Water Bodies – Inside and Out

I was at the hospital yesterday, after a trip to A&E on Sunday. It turns out I have a neat little row of four kidney stones stuck in my ureter. If this seems like a little too much information, bear with me, it is relevant.

Before leaving for hospital I was looking at the anatomy of kidneys and printing off scans/photos and artwork relating to them and their internal structure to add to my Queer River sketchbook. As binaries and boundaries separating gay from straight, land from water, and human from ‘Nature’ are there to be crossed and blurred by this research, so is the line that marks the separation between the inside and the outside of the (my) human body, and between each individual body and the wider planetary body on which we live.

Sketchbook Page at Breakast (inc images of artwork by Hey Paul Studio & Trisha Thompson Adams)

Later, while waiting in the Urology waiting room at the hospital, I received a text from my friend Bella telling me that it was the feast day for St Aelred of Rievaulx, patron saint of kidney stones. This all seemed very synchronous, so as the clinic was understandably busy, it being in the middle of a pandemic, and I had a bit of a wait, I did some more research on my phone.

Apparently St Aelred was a Cistercian monk, and Abbot of Rievaulx Abbey in the 12th Century, with Rievaulx meaning something like ‘River Valley’. Some historians have described him as ‘homosexual’, others say that such a distinction was not relevant to concepts of sexuality of the time, and still more say that his writings on ‘spiritual friendship’ have been misinterpreted as homosexual desire. Whichever is true, he’s been adopted by several gay-friendly churches, particulary in the US, as their patron saint.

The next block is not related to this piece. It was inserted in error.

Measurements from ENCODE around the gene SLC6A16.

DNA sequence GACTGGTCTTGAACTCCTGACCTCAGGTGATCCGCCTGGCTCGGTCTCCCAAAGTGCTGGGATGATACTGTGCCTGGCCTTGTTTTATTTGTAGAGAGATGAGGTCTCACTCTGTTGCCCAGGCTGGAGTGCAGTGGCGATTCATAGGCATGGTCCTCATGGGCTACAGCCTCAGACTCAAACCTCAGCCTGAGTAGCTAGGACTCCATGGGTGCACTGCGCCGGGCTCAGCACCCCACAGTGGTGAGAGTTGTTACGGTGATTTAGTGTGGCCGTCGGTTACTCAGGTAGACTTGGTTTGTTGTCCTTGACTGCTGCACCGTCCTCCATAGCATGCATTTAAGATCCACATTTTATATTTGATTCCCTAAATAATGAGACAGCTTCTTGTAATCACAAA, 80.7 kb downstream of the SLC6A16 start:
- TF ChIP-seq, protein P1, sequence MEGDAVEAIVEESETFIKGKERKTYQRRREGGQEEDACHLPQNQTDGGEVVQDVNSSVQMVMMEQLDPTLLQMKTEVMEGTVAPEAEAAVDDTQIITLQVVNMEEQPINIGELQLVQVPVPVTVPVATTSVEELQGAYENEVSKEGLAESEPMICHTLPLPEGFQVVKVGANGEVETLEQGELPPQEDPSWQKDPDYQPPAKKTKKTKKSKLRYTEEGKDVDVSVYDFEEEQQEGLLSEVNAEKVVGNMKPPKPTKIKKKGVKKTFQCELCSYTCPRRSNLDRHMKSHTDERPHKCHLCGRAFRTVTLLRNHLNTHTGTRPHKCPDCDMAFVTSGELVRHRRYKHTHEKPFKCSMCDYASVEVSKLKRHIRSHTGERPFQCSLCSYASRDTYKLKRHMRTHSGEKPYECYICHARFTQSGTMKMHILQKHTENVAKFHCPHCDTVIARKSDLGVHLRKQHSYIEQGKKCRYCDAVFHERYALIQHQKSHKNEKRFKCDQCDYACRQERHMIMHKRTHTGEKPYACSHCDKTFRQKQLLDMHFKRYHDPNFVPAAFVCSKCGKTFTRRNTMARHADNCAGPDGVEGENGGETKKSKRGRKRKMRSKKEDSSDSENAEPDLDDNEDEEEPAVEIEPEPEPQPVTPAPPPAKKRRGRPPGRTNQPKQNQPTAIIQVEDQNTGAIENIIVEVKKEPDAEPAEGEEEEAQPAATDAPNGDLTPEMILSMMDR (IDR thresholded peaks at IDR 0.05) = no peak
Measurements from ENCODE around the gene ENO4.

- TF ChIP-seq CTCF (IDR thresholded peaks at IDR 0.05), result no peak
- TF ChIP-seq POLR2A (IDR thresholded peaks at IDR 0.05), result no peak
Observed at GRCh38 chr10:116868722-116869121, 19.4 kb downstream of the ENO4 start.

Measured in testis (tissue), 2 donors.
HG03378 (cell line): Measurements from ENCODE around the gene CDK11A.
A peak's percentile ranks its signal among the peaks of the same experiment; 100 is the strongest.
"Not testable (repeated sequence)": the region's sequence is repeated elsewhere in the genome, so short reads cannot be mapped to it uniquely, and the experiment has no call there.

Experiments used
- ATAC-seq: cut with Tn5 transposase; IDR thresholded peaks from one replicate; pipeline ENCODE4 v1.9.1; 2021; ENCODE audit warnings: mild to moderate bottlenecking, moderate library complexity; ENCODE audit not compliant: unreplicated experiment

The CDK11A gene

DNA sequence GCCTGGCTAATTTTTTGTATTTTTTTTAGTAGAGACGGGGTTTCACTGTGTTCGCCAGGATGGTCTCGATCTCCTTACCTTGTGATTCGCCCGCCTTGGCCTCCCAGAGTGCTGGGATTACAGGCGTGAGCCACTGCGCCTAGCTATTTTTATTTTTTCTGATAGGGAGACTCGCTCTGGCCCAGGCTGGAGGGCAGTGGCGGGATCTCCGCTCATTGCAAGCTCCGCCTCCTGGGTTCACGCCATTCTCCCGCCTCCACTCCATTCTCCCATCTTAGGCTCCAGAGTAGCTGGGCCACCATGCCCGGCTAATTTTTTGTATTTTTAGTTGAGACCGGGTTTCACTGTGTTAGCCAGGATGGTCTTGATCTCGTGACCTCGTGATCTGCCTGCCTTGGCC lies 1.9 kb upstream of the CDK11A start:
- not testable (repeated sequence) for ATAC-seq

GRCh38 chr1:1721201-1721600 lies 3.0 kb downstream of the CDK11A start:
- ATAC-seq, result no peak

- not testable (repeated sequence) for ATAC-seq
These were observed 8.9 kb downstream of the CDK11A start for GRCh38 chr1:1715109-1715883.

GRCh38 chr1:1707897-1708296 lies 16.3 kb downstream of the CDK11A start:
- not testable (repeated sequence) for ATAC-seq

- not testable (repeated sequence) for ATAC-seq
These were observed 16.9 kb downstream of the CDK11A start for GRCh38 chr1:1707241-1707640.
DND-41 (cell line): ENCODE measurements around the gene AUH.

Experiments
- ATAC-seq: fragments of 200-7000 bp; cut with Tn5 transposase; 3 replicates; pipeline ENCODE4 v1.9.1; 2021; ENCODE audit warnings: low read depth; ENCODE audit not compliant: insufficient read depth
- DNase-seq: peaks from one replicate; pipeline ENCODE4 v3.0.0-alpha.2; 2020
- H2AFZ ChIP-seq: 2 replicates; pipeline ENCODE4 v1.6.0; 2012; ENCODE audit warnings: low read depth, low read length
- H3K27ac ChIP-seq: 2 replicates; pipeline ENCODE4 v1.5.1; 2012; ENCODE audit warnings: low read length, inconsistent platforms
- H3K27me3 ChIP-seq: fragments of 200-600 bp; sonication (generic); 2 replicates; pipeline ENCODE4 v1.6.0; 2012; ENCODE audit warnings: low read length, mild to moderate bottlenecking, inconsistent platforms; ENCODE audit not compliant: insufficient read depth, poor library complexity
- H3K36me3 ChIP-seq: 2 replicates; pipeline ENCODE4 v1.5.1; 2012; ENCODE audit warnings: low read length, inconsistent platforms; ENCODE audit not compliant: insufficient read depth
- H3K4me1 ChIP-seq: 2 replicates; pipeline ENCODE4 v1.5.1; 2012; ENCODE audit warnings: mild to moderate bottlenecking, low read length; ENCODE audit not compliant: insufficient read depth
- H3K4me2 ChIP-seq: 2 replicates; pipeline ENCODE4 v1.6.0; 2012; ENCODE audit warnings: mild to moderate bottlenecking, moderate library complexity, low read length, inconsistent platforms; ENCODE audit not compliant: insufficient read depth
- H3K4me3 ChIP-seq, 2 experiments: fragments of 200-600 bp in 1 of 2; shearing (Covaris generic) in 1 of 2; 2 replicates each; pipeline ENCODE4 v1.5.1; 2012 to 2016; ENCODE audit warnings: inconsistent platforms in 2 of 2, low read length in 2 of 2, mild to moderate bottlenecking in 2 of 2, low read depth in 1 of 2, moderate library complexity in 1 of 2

“It is no small consolation in this life to have someone to whom you can be united in the intimate embrace of the most sacred love…. the two of you, in the sleep of peace away from the noise of the world, in the embrace of love, in the kiss of unity, with the Holy Spirit flowing over you; to whom you so join and unite yourself that you mix soul with soul, and two become one.”

St Aelred of Rievaulx

Kidney stones, rivers, spirituality and a Queer monk… for a trip to the hospital, my morning was proving pretty rich for my research.

I asked my consultant if I could take a copy of my scan, but apparently it’s not allowed. I can contact the hospital to ask for a cd-rom or similar, but I think the NHS have enough to think about at the moment, without me adding to their workload. So I don’t have image of my kidneys sadly, but am enjoying the beginning of a journey into the flowing streams, pools and rivers of the inside of my body, and am excited to explore this further with artist and researcher in the medical humanities, Catherine Lamont-Robinson.

In the meantime I’m waiting to see if the stones will unwedge themselves and emerge in the next few weeks (reminds me of the talk of dams, weirs and woody debris with Nick from Wiltshire Wildlife Trust), and if so whether I can manage to hang onto one and like my consultant suggested, have it tested to find out its mineral composition (which also reminds me of my conversation with Claire from Wessex Archaeology on chalk streams, flint, gravel and erosion).

I’m taking it easy work-wise right now, but did manage to get my DYCP grant application off to Arts Council England this morning, which if successful would enable me to develop this research into a year-long piece of dedicated research and development for me – keep everything crossed!

Published by James Aldridge

Visual Artist and Consultant, working and playing with people and places. Based in Wiltshire, UK

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